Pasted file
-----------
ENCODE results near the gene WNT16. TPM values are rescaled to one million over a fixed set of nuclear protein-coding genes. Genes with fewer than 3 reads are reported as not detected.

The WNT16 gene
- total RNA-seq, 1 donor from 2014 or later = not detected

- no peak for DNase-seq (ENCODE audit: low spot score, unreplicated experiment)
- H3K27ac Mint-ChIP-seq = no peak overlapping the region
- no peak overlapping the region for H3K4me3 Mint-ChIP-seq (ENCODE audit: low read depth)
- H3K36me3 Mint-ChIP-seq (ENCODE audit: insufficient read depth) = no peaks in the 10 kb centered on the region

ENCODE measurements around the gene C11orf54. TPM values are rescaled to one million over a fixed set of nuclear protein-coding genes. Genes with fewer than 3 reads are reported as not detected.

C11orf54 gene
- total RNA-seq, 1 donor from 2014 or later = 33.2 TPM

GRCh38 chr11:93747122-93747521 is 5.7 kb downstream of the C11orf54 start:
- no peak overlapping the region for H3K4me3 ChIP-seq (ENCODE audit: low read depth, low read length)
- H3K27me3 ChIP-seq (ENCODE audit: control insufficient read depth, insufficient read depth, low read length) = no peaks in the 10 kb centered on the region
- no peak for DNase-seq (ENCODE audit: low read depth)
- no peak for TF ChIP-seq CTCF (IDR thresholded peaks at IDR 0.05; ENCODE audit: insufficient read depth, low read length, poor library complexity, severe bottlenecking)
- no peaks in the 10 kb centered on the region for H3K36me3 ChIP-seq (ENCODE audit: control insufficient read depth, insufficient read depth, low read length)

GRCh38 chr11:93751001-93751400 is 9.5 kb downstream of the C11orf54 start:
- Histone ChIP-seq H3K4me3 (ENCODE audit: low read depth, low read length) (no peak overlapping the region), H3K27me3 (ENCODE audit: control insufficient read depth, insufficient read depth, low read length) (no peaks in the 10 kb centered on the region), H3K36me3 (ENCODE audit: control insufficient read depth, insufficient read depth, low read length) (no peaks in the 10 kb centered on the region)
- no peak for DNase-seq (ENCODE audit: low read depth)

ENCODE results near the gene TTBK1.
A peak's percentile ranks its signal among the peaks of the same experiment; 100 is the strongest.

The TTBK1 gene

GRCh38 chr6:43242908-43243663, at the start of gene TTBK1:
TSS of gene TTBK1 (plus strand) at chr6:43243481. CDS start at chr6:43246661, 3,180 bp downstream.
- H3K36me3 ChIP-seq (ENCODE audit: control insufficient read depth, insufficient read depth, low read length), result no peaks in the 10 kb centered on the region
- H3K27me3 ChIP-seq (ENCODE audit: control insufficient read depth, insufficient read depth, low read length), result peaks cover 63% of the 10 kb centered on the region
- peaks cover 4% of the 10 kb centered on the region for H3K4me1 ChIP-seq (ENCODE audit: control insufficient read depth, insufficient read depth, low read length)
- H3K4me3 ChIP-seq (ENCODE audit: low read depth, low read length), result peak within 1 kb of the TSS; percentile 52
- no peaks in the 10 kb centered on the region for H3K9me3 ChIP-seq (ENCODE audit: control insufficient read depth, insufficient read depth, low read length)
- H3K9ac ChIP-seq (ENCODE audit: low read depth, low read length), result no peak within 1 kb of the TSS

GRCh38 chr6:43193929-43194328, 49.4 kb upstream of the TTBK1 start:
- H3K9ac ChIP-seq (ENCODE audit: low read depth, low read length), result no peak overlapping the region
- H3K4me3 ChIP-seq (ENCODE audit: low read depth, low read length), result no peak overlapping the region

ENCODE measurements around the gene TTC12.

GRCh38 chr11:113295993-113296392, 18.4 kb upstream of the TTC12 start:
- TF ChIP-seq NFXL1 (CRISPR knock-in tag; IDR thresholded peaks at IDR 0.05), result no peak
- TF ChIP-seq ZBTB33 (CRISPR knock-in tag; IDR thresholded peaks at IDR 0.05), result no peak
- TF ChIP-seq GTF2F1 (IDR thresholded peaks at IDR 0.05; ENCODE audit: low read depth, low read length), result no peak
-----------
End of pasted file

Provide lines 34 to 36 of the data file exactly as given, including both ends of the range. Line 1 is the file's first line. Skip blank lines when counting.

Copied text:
ENCODE measurements around the gene TTC12.

GRCh38 chr11:113295993-113296392, 18.4 kb upstream of the TTC12 start:
- TF ChIP-seq NFXL1 (CRISPR knock-in tag; IDR thresholded peaks at IDR 0.05), result no peak